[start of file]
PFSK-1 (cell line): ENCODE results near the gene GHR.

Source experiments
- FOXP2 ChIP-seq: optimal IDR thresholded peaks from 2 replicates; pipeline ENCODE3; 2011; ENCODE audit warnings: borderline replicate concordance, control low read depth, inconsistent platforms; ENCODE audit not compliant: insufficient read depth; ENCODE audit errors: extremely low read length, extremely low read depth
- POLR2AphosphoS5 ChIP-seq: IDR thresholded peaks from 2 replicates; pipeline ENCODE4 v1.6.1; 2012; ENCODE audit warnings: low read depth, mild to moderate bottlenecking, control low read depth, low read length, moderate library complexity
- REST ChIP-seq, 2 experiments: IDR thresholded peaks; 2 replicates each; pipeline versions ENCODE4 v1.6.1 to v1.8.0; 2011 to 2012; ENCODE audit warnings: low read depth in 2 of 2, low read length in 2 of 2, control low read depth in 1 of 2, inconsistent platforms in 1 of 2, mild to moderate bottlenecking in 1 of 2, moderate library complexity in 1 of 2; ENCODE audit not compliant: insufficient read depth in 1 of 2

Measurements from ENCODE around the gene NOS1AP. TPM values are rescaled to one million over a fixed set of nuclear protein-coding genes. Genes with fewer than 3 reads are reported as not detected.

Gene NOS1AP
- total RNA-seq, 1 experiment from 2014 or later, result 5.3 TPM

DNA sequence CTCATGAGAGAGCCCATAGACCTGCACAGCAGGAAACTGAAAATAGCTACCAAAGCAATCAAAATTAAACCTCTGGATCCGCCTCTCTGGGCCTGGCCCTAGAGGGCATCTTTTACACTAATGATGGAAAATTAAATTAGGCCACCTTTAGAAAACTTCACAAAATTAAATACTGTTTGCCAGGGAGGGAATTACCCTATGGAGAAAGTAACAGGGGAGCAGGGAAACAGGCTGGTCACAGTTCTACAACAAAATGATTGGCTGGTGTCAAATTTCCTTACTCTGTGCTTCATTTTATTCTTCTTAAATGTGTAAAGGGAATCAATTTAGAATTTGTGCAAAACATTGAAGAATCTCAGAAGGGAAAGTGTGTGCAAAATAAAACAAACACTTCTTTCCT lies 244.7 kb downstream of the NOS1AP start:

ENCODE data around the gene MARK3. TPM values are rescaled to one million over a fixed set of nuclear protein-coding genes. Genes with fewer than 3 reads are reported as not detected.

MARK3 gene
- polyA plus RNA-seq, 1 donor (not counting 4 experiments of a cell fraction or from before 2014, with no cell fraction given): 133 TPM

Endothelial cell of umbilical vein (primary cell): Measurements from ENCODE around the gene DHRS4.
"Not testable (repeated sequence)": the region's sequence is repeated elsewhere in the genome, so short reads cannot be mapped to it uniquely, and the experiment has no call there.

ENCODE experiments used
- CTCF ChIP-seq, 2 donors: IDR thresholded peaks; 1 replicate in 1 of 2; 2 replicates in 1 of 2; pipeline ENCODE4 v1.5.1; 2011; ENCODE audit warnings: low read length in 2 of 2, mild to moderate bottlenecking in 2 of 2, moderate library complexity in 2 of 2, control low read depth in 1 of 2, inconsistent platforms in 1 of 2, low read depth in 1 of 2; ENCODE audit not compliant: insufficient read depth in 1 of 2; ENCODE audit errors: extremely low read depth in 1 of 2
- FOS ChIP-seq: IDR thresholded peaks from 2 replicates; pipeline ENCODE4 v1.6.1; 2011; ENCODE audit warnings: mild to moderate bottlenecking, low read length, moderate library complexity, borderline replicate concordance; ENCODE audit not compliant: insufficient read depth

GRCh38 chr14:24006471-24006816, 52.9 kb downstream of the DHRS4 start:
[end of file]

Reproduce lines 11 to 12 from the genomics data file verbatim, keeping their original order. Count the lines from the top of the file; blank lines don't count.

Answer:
MARK3 gene
- polyA plus RNA-seq, 1 donor (not counting 4 experiments of a cell fraction or from before 2014, with no cell fraction given): 133 TPM